Previous verses carried the condemnation of those who refused to believe in Allah and in the Akhirah and were miserly. The present verses persuade people to believe in Allah and the Akhirah and engage in the gainful activity of spending in the way of Allah. Then, towards the end (41-42), a description of the trying situations prevailing on the plains of Resurrection appears to warn people, who refuse to believe and refuse to do what is good, of their evil end.
In the first verse (39): وَمَاذَا عَلَيْهِمْ لَوْ آمَنُوا بِاللَّهِ it is said: What conceivable harm could have affected them if they had believed in Allah and the Last Day and spent out of what Allah had given them? What is so tough, difficult or frightening about it? All these are as easy as they come. Going by them, taking to them and believing in them does not hurt or harm or cause any inconvenience. Why then, would someone elect to be disobedient, the certain outcome of which is nothing but disaster in the akhirah?
The text, then, says: إِنَّ اللَّهَ لَا يَظْلِمُ مِثْقَالَ ذَرَّةٍ (40) that is, Allah Almighty does not allow the reward of good deeds from anyone be reduced in any manner or quantity whatsoever. In fact, He adds extra rewards, in multiples, in special Divine favours, and the life of akhirah will witness this supreme mercy of the Lord:
With Allah, the least human measure of thawab or reward is that one good deed gets recorded as ten. Then, this does not stop at that; through sheer mercy and grace, Allah bestows manifold increase into this treasure of good deeds. Some hadith narrations tell us that there are deeds the reward for which rises as high as two million times. The truth of the matter is that Allah is al-Karim, the most-noble, the mostgenerous He Himself, in His limitless mercy and grace, so increases the quantum of his blessing on His servants that it simply cannot be counted or measured in our human terms. The extents of His generosity and the dimensions of His very Being are beyond human conceptualization who can dare calculate the uncalculable? incidentally, the word, ذَرَّةٍ dharrah" appearing in this verse has been translated here as 'particle' following the generally recognized meaning it carries. However, some commentators have pointed out that 'dharrah' is the name of the smallest kind of red ant which the people of Arabia used to cite as an example of something very light and insignificantly small.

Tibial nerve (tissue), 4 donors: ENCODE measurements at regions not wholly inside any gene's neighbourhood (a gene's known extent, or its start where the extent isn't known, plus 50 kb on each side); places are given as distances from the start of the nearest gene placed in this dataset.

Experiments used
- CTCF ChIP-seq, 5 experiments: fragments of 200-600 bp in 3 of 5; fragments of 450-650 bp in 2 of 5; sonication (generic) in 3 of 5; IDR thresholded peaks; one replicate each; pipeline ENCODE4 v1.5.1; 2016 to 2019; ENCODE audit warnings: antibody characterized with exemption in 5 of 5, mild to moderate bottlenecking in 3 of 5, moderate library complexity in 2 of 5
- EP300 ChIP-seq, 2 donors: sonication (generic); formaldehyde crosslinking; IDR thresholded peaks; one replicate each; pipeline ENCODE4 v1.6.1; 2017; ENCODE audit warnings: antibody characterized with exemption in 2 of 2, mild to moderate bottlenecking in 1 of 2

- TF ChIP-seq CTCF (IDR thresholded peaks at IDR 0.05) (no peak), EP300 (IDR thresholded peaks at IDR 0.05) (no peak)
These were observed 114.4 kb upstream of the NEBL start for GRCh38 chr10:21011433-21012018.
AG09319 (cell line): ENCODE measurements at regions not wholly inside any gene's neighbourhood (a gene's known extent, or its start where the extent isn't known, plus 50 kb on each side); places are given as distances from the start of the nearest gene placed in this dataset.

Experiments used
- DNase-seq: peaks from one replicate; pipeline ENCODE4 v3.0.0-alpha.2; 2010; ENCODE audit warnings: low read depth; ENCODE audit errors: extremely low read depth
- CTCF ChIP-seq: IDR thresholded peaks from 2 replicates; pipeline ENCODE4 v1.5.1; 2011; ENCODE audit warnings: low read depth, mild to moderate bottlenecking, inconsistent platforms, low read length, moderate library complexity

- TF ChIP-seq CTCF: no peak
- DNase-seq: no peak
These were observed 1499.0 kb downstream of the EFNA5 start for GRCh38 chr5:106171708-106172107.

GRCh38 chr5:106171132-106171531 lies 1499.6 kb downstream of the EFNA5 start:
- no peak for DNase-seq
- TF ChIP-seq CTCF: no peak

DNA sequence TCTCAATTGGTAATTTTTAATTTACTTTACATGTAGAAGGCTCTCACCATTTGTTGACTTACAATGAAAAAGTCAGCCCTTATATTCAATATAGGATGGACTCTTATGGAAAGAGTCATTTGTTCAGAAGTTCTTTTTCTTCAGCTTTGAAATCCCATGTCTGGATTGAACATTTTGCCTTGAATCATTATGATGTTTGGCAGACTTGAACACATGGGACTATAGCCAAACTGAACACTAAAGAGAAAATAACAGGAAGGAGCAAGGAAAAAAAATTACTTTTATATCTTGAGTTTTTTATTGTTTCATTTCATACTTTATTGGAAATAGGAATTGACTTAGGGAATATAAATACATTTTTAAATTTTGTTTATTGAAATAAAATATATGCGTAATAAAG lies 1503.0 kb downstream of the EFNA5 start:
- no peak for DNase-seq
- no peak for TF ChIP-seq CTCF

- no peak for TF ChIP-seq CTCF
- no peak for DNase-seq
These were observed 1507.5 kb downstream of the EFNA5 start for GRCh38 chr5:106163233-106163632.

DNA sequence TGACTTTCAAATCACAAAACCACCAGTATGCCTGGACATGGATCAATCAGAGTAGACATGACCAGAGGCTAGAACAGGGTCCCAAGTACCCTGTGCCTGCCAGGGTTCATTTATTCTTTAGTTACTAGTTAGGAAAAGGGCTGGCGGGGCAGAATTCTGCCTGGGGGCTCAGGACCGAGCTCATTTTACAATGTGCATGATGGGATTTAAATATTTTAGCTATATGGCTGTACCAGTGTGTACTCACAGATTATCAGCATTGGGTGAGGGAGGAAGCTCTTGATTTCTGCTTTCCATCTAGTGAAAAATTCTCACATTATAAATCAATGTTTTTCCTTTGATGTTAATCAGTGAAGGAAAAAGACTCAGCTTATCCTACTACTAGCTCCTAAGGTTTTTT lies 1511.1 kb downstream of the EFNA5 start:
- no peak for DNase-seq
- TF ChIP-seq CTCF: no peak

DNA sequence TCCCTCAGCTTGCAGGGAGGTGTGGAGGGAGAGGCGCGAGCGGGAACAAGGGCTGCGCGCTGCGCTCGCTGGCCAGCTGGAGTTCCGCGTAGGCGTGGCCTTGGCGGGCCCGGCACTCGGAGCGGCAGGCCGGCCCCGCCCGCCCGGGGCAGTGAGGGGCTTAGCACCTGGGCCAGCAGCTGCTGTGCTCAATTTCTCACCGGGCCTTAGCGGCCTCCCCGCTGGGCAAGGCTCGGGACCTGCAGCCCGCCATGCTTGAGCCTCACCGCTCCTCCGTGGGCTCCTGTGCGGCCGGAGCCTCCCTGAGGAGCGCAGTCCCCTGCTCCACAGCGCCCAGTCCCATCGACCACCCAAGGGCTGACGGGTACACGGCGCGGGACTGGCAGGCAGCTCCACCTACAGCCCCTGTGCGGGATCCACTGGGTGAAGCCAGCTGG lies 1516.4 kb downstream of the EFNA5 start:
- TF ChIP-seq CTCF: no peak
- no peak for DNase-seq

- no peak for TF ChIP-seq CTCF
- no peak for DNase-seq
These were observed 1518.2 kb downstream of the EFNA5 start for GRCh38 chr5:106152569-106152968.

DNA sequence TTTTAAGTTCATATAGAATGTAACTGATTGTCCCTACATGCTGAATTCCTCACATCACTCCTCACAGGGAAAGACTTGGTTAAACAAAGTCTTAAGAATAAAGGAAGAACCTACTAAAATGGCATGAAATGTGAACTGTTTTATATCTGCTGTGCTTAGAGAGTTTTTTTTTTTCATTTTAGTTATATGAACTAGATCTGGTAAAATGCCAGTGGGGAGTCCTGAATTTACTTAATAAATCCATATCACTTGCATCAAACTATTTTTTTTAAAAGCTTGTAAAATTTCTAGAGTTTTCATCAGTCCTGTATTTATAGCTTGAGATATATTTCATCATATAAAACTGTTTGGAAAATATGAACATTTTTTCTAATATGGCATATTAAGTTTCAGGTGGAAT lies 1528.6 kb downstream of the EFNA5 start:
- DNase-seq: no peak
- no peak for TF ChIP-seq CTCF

In the verse (41) beginning with: فَكَيْفَ إِذَا جِئْنَا مِن كُلِّ أُمَّةٍ ,there is an invitation to visualize, in range and depth, the gravity of what win happen on the site of the Last Day. Also intended is an admonition to the disbelievers from the tribe of Quraysh. Their anxiety would know no bounds when every prophet of ev6ry community would appear as a witness to the good or bad deeds of his respective community on the Last Day and Muhammad (SM) too, the last of the prophets, will appear as a witness over his community and he would give witness in the Divine Court particularly about such disbelievers and polytheists declaring that these people saw open signs and miracles, yet they belied and rejected them and ultimately refused to believe in 'The Divinity and my prophethood'.
According to a narration in al-Bukhari, the Holy Prophet (SM) asked Sayyidna 'Abdullah ibn Mas'ud رضي الله عنه to recite the Qur'an to him. Sayyidna 'Abdullah said: 'You want to hear it from me, although the Qur'an was revealed to you?' He said: 'Yes. Recite.' Sayyidna 'Abdullah ibn Mas'ud says: 'I started reciting Suratun-Nisa' and when I reached the verse: فَكَيْفَ إِذَا جِئْنَا مِن كُلِّ أُمَّةٍ بِشَهِيدٍ (41) he said: "Enough for now;" and when I raised my eyes to look at him, I saw tears trickling from his blessed eyes.'